Ryse Limbs

That’s video games for you – a guy got his arm chopped off, and then he glows yellow.

Do I enjoy this sort of thing? In a way. As you might be able to tell by my gaming preferences, I happen to like games that provide hand-to-hand combat versus shooting people in the head from afar. I remember playing Halo 2, and absolutely love the blade weapon they introduced – I used it in any and all multiplayer situations, regardless of its actual tactical implementation. Ryse also echoes the tropes of one of my favorite films, Gladiator, and I find it hard to fault it for that.

The question is, then, does Ryse revel in its violence a little too much? I’m not too sure. Honestly, a few hours in, I couldn’t care less what was happening, and my investment came purely from a mechanical standpoint. It’s certainly not half as brutal as the later God of War games, for example, but I focus primarily on mechanics when I play these games. The visuals, in itself, becomes more a lure for my aesthetics preferences than anything else, and Ryse certainly fills that quota of Ancient Rome action I’ve been missing in popular culture for a while.

Regardless, from a Christian perspective, I will say that your mileage will vary. If the very setting and violent combat seems at odds with your belief, then I’d stay far, far away. Like all revenge plots, things don’t really end well for anybody, at the very least, but I can see people rejecting this game out of hand. In certain contexts, I can’t even imagine mentioning certain games without a massive outcry from Christians. This is why Theology Gaming University exists, after all: to see different opinions from different Christians, and to discuss it. We try to remove the “stumbling blocks”, so to speak, and perhaps show that freedom in Christ expresses itself elsewhere. In 1 Corinthians 8, Paul showed great concern for those under Christian liberty, and those still constrained by their sin even under Christ.

But take care that this [f]liberty of yours does not somehow become a stumbling block to the weak. 10 For if someone sees you, who have knowledge, dining in an idol’s temple, will not his conscience, if he is weak, be strengthened to eat things sacrificed to idols? 11 For through your knowledge he who is weak is ruined, the brother for whose sake Christ died. 12 And so, by sinning against the brethren and wounding their conscience when it is weak, you sin against Christ. 13 Therefore, if food causes my brother to stumble, I will never eat meat again, so that I will not cause my brother to stumble.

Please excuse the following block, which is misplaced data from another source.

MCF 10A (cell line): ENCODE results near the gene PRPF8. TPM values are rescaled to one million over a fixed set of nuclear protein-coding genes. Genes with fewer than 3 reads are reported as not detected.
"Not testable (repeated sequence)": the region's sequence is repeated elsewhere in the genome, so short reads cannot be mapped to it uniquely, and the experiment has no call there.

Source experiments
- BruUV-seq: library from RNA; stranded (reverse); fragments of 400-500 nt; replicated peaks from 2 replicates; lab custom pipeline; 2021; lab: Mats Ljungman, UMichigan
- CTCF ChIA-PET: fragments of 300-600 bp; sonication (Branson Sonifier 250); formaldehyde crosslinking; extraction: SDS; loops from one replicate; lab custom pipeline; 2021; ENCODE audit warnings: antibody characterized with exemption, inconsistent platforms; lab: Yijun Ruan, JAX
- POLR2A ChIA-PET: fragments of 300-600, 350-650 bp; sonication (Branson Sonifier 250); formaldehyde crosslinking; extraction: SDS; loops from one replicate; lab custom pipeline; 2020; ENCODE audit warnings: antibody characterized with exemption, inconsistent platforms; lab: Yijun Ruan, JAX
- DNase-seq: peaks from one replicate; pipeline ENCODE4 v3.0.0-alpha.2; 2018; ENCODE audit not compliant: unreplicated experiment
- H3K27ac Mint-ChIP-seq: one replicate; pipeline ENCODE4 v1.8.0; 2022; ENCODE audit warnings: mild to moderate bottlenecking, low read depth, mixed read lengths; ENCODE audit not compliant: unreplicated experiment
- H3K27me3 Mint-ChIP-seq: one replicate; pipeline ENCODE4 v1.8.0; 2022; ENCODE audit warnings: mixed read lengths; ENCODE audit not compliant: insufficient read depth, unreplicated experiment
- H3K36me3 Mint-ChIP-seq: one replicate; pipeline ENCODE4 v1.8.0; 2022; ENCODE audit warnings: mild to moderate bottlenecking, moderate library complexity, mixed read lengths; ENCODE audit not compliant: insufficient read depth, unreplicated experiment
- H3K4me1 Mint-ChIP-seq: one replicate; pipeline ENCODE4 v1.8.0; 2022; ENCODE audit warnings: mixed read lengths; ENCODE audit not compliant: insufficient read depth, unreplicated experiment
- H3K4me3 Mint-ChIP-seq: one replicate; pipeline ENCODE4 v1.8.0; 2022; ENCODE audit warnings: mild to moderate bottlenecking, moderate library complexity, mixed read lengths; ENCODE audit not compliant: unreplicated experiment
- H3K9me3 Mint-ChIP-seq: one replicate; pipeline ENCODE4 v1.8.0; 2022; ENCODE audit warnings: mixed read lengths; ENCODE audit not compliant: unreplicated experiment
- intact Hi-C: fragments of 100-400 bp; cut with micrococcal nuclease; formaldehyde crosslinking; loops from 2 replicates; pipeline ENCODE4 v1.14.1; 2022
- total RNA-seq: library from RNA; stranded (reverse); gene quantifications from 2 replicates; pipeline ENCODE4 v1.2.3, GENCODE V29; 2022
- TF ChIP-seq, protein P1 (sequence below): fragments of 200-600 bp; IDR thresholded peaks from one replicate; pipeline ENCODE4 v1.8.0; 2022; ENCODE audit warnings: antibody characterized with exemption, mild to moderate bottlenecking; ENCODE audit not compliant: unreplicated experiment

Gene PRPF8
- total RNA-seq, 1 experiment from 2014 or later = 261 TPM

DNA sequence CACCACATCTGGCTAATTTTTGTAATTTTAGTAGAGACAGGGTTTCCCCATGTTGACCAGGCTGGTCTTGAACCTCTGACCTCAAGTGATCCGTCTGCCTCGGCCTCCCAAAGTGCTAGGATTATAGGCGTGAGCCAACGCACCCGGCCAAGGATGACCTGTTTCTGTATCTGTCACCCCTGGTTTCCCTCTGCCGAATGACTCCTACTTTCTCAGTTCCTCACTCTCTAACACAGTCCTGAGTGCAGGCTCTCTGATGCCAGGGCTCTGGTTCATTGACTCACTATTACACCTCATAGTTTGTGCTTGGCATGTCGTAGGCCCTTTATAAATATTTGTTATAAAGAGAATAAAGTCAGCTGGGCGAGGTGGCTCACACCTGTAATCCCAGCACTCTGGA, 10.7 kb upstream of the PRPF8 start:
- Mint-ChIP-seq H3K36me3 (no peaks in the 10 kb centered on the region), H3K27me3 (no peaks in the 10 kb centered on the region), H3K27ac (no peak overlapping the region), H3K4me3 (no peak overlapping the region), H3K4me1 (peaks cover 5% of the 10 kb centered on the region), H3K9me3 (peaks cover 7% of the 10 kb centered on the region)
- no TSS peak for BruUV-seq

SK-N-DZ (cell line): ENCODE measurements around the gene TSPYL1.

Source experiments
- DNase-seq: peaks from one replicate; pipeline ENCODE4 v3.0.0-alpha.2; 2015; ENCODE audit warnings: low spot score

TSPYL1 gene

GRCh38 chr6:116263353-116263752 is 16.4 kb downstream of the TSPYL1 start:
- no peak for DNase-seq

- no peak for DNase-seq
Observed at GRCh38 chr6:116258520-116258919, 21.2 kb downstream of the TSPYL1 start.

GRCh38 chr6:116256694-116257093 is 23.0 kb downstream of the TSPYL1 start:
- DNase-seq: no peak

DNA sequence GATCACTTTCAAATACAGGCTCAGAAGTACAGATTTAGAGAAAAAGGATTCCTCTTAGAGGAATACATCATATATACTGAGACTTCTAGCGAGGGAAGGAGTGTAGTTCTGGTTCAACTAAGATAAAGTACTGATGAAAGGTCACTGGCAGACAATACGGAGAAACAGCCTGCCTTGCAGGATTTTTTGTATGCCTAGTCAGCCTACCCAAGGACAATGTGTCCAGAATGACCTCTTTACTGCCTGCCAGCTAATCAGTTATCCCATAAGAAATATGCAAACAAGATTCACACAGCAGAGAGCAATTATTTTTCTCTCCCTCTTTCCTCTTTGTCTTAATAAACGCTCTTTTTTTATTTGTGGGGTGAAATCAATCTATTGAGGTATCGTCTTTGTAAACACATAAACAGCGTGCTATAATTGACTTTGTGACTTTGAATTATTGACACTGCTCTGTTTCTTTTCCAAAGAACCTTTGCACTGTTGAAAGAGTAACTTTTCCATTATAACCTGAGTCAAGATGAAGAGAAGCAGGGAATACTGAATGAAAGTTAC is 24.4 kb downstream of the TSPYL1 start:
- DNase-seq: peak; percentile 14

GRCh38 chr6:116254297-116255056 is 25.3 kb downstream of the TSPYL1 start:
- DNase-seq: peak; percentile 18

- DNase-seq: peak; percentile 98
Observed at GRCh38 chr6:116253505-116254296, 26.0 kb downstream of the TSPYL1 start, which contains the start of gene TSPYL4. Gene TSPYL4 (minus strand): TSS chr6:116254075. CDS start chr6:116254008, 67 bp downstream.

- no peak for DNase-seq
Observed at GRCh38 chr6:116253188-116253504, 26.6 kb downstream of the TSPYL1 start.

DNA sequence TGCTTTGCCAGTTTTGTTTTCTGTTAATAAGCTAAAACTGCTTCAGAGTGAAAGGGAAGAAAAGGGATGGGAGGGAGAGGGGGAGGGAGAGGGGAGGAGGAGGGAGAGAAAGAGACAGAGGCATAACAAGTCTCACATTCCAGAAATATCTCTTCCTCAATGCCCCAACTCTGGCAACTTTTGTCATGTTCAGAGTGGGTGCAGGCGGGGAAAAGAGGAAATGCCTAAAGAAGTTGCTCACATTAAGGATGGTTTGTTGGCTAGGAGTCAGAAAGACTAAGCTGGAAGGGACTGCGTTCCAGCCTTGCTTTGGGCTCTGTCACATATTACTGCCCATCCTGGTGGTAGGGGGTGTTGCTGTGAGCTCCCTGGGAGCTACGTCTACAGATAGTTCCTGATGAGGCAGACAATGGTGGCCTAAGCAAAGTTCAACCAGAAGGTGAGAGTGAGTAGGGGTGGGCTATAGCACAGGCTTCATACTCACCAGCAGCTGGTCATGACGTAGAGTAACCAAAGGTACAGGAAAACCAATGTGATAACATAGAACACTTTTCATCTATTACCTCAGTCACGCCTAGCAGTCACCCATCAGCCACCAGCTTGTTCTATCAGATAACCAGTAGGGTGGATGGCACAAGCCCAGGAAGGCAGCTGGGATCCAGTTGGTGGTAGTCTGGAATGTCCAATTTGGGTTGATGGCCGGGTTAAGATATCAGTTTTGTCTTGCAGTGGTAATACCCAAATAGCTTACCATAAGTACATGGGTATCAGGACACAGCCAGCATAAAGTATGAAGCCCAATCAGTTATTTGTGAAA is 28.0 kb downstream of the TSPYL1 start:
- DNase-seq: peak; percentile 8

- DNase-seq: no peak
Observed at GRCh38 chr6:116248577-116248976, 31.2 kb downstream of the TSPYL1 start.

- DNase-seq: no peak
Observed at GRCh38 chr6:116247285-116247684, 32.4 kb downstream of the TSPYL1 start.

Clearly, Ryse and violent video games in general fit into this category. I’m not flaunting such games; rather, I see the good in them, the mechanical mastery, and the aesthetic choices. For others, it’s equivalent to meat sacrificed to idols and may as well lead you down the dark path. Those different perspectives can clash depending on where the conversation takes place, to be sure. I like to call it “Christian self-awareness” – that is, you need to know where you are, who you’re talking to, and what’s appropriate. In that sense, I temper my review with your own personal understanding of what you can, and cannot, handle in your media.

Thus, I recommend it solely on the basis that you know what you’re getting into, both technically and spiritually! In sum, Ryse is a solid, well-made combat-action experience, let down by both weird design decisions, an unoptimized PC port, and a theme that just won’t work for everybody. That pains me a little to say, but it has to be said regardless. It’s definitely far better than its reputation suggests, though, and if you’re in the mood for it, take the plunge.

About Zachery Oliver

Zachery Oliver, MTS, is the lead writer for Theology Gaming, a blog focused on the integration of games and theological issues. He can be reached at viewtifulzfo at gmail dot com or on Theology Gaming’s Facebook Page.